NEW ORLEANS (AP) — Scientists in Michigan and Louisiana are predicting a big summer "dead zone" in the Gulf of Mexico. In the Chesapeake Bay, a smaller than average dead zone is expected.
The National Oceanic and Atmospheric Administration released predictions Tuesday for areas with too little oxygen to support life.
It says the Gulf zone prediction is 7,286 to 8,561 square miles — anywhere from the top 10 to the largest ever.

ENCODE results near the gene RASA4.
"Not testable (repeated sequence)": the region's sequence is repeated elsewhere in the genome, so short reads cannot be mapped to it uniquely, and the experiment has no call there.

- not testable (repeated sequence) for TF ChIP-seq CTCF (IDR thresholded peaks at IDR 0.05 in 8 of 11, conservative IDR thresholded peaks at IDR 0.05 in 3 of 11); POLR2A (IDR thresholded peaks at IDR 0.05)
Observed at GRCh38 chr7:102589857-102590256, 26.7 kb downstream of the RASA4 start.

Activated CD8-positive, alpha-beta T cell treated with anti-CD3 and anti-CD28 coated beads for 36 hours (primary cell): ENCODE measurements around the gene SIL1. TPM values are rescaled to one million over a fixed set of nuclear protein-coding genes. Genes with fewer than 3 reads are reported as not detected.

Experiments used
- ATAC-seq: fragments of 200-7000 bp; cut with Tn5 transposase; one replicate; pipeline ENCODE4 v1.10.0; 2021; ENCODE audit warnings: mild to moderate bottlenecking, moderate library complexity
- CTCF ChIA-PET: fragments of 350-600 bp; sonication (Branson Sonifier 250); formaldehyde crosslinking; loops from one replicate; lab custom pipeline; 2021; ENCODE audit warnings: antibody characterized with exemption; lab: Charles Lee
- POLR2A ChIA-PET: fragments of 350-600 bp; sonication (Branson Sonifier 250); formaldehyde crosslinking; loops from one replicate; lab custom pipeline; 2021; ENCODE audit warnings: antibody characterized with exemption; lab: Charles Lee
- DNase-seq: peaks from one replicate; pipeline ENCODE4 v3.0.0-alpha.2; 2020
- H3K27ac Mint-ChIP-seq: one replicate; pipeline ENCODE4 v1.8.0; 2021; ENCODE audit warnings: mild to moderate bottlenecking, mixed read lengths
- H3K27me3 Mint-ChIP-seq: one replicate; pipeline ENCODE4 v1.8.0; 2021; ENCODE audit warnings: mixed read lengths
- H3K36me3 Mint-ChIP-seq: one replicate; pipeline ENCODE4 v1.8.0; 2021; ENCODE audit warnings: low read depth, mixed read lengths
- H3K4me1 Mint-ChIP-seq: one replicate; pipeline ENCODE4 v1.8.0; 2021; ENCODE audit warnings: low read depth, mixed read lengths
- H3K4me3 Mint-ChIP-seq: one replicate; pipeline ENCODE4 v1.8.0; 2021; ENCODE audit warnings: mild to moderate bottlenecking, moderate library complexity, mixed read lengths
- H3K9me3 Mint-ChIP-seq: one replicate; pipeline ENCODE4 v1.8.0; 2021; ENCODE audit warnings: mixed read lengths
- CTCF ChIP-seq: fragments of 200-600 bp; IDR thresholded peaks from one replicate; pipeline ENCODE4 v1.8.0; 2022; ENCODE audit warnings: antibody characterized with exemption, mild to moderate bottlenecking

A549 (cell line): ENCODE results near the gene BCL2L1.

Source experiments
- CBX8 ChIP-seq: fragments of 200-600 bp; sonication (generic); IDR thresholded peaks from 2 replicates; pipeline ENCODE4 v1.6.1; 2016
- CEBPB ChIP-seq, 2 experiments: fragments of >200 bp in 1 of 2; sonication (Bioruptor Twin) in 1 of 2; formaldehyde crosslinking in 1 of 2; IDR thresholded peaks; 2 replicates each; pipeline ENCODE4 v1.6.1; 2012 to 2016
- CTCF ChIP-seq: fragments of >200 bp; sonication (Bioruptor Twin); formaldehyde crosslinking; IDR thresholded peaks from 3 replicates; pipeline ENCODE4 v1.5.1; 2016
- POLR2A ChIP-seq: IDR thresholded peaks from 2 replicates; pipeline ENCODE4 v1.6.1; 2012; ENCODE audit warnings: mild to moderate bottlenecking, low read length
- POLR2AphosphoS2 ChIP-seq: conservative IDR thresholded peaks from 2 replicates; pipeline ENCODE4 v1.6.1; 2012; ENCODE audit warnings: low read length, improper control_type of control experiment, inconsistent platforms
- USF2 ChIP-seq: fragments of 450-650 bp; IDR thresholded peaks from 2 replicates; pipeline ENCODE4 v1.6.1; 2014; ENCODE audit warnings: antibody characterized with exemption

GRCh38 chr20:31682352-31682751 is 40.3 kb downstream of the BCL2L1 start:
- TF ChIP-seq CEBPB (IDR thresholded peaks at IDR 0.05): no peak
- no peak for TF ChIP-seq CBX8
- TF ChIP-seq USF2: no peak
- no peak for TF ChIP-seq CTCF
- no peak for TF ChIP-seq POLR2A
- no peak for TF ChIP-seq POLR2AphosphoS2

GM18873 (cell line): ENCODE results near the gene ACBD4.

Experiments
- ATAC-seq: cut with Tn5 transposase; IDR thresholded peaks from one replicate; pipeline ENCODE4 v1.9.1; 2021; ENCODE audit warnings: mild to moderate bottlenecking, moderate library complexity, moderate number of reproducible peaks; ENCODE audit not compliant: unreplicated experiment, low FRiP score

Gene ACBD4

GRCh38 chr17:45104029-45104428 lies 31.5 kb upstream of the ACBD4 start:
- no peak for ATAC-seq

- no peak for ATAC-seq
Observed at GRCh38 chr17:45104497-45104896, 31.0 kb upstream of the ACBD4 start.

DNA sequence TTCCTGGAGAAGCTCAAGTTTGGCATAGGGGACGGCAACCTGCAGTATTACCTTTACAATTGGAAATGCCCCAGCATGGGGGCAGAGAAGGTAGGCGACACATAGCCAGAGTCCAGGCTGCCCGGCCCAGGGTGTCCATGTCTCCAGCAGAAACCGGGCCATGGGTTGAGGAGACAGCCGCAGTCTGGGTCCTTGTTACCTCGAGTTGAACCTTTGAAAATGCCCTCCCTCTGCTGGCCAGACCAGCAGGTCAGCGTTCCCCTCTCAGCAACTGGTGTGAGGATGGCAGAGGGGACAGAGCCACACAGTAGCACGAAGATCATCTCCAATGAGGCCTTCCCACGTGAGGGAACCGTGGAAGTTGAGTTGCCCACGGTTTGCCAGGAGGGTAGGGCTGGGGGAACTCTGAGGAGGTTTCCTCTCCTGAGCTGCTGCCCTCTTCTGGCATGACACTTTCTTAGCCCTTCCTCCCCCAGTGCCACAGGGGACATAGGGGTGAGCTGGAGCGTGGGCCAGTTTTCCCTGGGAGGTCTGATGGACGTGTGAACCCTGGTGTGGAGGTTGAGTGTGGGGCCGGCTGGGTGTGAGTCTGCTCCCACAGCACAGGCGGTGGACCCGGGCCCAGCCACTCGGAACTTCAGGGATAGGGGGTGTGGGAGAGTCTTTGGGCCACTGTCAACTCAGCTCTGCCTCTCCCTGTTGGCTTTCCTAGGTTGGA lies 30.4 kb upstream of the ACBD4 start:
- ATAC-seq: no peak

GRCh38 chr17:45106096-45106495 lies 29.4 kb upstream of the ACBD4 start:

This year's estimates are much closer together than last year's, when Michigan scientists predicted the hypoxic zone would cover just under 1,200 square miles and Louisiana scientists predicted about 6,210 square miles. It measured 2,889 square miles.
Scientists will measure this year's dead zone from July 25-Aug. 3.
A tropical storm shortly before that would reduce the size.